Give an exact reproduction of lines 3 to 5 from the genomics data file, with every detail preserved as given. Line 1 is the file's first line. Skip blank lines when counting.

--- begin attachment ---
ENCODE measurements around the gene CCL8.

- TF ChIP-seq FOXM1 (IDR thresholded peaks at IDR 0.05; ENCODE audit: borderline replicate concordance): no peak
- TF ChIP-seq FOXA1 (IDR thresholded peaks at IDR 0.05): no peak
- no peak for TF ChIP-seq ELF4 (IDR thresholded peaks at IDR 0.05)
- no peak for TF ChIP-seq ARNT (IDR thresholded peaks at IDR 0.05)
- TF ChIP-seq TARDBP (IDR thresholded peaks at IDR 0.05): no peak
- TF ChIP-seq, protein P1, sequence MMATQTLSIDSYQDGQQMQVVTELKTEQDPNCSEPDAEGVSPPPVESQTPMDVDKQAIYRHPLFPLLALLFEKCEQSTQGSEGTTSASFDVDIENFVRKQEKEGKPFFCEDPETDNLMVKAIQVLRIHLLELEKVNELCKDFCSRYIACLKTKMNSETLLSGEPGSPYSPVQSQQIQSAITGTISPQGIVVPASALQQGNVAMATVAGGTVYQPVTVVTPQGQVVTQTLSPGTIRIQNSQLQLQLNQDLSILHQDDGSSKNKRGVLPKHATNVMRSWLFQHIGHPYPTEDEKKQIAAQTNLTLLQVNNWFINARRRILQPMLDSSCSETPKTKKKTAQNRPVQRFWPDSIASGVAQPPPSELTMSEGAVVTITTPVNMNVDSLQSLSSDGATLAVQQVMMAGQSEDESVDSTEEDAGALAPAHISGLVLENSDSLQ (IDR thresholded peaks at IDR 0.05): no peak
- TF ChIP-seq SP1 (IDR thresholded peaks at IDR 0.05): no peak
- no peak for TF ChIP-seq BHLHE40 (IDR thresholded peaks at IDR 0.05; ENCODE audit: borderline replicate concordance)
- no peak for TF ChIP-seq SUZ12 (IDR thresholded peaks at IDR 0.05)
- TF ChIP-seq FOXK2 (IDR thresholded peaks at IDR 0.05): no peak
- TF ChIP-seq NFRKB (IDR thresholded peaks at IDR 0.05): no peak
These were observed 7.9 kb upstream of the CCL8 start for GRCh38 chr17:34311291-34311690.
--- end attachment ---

- TF ChIP-seq FOXA1 (IDR thresholded peaks at IDR 0.05): no peak
- no peak for TF ChIP-seq ELF4 (IDR thresholded peaks at IDR 0.05)
- no peak for TF ChIP-seq ARNT (IDR thresholded peaks at IDR 0.05)